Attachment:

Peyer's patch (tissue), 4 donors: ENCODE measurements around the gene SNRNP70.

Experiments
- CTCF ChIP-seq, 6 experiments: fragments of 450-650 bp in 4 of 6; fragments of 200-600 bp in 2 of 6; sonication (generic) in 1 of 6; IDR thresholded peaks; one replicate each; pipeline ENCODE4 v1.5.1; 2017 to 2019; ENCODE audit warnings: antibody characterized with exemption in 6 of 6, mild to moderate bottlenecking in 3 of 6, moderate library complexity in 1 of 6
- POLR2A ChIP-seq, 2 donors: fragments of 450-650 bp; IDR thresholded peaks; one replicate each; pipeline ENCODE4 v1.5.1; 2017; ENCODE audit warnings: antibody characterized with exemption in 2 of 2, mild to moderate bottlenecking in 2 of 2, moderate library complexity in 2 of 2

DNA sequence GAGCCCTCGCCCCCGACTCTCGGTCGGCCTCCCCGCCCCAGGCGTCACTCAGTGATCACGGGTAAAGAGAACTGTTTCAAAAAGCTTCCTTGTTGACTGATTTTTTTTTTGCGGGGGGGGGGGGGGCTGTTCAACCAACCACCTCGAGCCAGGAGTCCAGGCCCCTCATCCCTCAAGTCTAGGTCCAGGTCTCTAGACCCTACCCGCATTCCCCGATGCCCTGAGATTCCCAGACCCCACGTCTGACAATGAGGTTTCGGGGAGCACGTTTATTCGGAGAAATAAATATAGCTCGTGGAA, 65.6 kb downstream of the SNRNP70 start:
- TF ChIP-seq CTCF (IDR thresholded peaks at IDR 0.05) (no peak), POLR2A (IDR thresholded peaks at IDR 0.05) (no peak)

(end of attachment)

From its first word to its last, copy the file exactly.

Peyer's patch (tissue), 4 donors: ENCODE measurements around the gene SNRNP70.

Experiments
- CTCF ChIP-seq, 6 experiments: fragments of 450-650 bp in 4 of 6; fragments of 200-600 bp in 2 of 6; sonication (generic) in 1 of 6; IDR thresholded peaks; one replicate each; pipeline ENCODE4 v1.5.1; 2017 to 2019; ENCODE audit warnings: antibody characterized with exemption in 6 of 6, mild to moderate bottlenecking in 3 of 6, moderate library complexity in 1 of 6
- POLR2A ChIP-seq, 2 donors: fragments of 450-650 bp; IDR thresholded peaks; one replicate each; pipeline ENCODE4 v1.5.1; 2017; ENCODE audit warnings: antibody characterized with exemption in 2 of 2, mild to moderate bottlenecking in 2 of 2, moderate library complexity in 2 of 2

DNA sequence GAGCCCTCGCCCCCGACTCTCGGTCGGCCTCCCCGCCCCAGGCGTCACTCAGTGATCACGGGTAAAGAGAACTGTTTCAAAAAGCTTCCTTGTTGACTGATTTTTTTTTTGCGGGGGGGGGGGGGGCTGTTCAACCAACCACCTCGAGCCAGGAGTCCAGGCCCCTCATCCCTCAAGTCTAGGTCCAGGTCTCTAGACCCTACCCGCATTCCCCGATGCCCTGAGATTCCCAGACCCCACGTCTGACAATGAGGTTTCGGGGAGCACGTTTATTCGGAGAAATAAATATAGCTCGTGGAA, 65.6 kb downstream of the SNRNP70 start:
- TF ChIP-seq CTCF (IDR thresholded peaks at IDR 0.05) (no peak), POLR2A (IDR thresholded peaks at IDR 0.05) (no peak)